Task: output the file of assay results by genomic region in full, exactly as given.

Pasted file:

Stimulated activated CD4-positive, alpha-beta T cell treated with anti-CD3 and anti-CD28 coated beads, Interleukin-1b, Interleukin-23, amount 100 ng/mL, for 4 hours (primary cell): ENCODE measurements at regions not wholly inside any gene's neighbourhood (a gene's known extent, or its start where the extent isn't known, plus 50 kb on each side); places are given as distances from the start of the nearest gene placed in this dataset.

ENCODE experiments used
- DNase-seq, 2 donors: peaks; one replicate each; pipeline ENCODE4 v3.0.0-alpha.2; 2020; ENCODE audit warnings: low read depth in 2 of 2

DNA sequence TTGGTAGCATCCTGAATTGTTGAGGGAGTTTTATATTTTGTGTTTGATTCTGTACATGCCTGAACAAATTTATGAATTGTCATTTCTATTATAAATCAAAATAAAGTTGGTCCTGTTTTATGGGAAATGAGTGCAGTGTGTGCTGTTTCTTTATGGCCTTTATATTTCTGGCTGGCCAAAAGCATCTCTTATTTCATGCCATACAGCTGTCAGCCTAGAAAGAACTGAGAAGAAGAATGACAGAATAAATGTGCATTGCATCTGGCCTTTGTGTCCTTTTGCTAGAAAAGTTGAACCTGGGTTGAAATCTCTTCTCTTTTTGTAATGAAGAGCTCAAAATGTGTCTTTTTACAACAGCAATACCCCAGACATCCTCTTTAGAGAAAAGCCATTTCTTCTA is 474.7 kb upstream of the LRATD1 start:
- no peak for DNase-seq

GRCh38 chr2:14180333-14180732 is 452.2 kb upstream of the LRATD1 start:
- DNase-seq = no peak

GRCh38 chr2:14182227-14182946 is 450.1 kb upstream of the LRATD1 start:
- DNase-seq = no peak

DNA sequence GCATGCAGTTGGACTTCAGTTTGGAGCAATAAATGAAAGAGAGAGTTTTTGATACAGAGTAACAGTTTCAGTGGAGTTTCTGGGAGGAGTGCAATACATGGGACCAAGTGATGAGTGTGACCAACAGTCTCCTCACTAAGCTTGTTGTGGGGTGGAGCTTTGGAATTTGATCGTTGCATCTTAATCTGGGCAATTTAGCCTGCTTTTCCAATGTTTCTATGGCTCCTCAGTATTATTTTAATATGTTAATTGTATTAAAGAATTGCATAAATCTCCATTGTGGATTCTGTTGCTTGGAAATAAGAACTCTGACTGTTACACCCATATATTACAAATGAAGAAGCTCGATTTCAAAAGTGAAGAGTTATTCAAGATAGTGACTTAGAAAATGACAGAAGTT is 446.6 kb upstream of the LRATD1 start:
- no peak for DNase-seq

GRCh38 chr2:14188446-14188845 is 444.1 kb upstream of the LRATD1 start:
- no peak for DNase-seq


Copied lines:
Stimulated activated CD4-positive, alpha-beta T cell treated with anti-CD3 and anti-CD28 coated beads, Interleukin-1b, Interleukin-23, amount 100 ng/mL, for 4 hours (primary cell): ENCODE measurements at regions not wholly inside any gene's neighbourhood (a gene's known extent, or its start where the extent isn't known, plus 50 kb on each side); places are given as distances from the start of the nearest gene placed in this dataset.

ENCODE experiments used
- DNase-seq, 2 donors: peaks; one replicate each; pipeline ENCODE4 v3.0.0-alpha.2; 2020; ENCODE audit warnings: low read depth in 2 of 2

DNA sequence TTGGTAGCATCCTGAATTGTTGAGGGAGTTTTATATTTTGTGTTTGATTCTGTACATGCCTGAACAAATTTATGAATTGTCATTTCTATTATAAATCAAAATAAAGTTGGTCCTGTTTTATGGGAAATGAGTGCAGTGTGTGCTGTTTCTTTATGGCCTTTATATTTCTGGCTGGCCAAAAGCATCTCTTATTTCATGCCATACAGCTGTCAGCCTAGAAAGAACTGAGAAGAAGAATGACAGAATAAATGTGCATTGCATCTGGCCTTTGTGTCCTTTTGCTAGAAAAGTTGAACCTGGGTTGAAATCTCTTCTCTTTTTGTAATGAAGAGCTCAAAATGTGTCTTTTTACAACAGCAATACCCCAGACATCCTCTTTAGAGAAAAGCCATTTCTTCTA is 474.7 kb upstream of the LRATD1 start:
- no peak for DNase-seq

GRCh38 chr2:14180333-14180732 is 452.2 kb upstream of the LRATD1 start:
- DNase-seq = no peak

GRCh38 chr2:14182227-14182946 is 450.1 kb upstream of the LRATD1 start:
- DNase-seq = no peak

DNA sequence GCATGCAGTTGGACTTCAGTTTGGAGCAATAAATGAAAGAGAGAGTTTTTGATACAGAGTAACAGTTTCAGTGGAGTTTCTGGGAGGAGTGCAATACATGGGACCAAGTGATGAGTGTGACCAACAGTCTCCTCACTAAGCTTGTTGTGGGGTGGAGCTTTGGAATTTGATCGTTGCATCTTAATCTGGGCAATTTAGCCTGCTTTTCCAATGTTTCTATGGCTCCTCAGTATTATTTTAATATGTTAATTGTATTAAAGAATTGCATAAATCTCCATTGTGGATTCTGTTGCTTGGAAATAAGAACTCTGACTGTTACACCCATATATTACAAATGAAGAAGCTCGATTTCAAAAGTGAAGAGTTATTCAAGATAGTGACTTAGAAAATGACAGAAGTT is 446.6 kb upstream of the LRATD1 start:
- no peak for DNase-seq

GRCh38 chr2:14188446-14188845 is 444.1 kb upstream of the LRATD1 start:
- no peak for DNase-seq